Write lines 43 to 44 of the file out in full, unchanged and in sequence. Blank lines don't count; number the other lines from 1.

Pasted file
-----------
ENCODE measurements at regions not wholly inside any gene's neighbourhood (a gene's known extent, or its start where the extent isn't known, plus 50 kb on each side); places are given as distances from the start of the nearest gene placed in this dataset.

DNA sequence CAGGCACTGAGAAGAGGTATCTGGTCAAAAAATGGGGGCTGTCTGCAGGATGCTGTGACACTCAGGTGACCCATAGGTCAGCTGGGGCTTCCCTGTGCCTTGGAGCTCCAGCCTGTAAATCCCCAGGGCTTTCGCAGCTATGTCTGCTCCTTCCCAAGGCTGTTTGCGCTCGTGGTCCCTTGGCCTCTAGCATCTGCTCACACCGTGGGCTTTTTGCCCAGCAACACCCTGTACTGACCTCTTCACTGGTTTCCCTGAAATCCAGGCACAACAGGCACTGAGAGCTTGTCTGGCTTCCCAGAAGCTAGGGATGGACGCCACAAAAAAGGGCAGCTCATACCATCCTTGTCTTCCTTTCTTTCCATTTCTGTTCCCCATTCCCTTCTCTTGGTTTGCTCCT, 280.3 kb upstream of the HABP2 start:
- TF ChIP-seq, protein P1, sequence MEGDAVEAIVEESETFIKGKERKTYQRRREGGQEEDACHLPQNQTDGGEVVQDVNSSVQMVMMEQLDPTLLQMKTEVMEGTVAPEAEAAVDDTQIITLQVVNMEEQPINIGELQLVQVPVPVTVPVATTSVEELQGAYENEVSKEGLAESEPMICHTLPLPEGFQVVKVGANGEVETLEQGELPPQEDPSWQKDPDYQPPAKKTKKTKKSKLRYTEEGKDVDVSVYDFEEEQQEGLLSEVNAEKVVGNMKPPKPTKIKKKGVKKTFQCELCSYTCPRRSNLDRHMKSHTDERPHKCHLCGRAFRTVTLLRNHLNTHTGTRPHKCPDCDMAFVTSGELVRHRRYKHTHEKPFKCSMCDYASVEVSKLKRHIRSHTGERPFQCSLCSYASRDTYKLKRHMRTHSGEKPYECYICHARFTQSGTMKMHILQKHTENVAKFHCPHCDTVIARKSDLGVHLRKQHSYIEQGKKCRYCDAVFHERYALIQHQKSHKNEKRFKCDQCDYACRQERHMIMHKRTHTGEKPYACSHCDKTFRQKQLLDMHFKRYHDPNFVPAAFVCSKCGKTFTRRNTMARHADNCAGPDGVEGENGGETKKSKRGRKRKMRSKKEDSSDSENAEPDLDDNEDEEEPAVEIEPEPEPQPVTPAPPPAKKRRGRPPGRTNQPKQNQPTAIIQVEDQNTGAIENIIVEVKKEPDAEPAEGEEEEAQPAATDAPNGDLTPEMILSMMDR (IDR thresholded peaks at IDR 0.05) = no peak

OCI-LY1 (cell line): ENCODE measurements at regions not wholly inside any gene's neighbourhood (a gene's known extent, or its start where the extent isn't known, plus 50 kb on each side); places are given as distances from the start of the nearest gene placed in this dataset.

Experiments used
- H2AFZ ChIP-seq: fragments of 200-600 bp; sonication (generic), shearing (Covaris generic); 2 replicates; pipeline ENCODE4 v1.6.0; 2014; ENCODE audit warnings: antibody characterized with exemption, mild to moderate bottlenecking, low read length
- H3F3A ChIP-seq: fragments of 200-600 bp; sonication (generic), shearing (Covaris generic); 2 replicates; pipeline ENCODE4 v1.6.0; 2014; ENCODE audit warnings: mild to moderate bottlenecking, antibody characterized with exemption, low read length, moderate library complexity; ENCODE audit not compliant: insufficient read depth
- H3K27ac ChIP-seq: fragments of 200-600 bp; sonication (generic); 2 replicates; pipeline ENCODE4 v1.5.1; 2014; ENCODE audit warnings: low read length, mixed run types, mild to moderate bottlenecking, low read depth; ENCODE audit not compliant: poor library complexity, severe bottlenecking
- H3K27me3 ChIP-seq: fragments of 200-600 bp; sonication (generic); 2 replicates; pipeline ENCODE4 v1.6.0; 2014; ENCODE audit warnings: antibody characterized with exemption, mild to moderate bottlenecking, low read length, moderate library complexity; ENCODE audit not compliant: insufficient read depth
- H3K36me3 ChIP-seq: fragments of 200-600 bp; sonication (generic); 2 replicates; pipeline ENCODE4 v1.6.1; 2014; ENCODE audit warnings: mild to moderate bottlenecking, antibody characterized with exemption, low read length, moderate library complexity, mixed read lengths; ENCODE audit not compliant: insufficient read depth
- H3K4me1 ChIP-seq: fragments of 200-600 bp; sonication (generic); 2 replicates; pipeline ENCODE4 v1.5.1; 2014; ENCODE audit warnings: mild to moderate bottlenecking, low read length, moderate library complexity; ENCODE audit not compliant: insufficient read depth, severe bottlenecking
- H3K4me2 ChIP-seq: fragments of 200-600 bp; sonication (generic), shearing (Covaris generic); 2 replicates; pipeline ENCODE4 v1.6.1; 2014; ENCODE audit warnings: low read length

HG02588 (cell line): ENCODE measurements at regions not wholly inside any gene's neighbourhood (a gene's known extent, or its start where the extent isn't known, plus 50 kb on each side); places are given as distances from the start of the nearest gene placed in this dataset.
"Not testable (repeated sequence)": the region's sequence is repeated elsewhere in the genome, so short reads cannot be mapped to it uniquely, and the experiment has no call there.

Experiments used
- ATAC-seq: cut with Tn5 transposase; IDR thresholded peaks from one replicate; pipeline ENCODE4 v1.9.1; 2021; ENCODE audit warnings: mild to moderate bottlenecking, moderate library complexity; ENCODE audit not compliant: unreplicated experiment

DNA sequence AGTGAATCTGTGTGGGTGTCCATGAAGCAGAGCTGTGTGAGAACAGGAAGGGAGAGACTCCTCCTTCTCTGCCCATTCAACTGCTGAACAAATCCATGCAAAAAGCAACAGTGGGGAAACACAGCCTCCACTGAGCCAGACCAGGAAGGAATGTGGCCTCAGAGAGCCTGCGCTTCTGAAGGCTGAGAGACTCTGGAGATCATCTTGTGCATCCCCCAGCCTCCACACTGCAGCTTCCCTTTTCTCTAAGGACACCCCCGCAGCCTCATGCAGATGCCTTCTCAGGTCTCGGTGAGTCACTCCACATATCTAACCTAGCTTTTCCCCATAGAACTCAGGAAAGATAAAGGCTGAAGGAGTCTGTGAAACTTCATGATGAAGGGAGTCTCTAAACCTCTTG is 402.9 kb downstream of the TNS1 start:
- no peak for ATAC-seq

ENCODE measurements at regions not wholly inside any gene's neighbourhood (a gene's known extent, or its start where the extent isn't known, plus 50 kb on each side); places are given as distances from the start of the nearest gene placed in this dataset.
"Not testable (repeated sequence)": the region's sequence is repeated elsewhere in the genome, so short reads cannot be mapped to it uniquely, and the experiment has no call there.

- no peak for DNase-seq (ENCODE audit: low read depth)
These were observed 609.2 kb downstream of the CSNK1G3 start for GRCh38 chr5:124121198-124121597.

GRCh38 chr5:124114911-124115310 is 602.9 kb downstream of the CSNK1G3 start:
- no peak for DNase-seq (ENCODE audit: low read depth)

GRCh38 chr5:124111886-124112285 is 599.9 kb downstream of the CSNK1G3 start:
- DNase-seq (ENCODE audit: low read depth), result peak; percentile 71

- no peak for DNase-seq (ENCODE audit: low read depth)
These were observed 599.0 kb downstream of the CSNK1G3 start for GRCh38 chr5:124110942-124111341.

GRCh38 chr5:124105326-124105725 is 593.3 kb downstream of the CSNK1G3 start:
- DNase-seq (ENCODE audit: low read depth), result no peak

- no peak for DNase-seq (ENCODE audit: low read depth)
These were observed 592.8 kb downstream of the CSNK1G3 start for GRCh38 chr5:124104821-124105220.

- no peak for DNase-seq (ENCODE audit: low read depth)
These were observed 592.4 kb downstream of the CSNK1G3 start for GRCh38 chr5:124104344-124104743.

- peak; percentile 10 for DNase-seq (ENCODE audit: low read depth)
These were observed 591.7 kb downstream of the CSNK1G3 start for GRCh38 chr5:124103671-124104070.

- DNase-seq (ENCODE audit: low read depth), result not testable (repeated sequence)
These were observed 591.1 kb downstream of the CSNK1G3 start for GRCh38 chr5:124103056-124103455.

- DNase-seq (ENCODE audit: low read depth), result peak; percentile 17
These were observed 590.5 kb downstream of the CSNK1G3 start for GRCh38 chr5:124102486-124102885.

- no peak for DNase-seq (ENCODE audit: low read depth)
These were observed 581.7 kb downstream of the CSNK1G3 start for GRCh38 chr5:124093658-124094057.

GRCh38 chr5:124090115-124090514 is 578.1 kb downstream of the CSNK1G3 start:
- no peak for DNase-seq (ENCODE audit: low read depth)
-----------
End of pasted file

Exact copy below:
GRCh38 chr5:124090115-124090514 is 578.1 kb downstream of the CSNK1G3 start:
- no peak for DNase-seq (ENCODE audit: low read depth)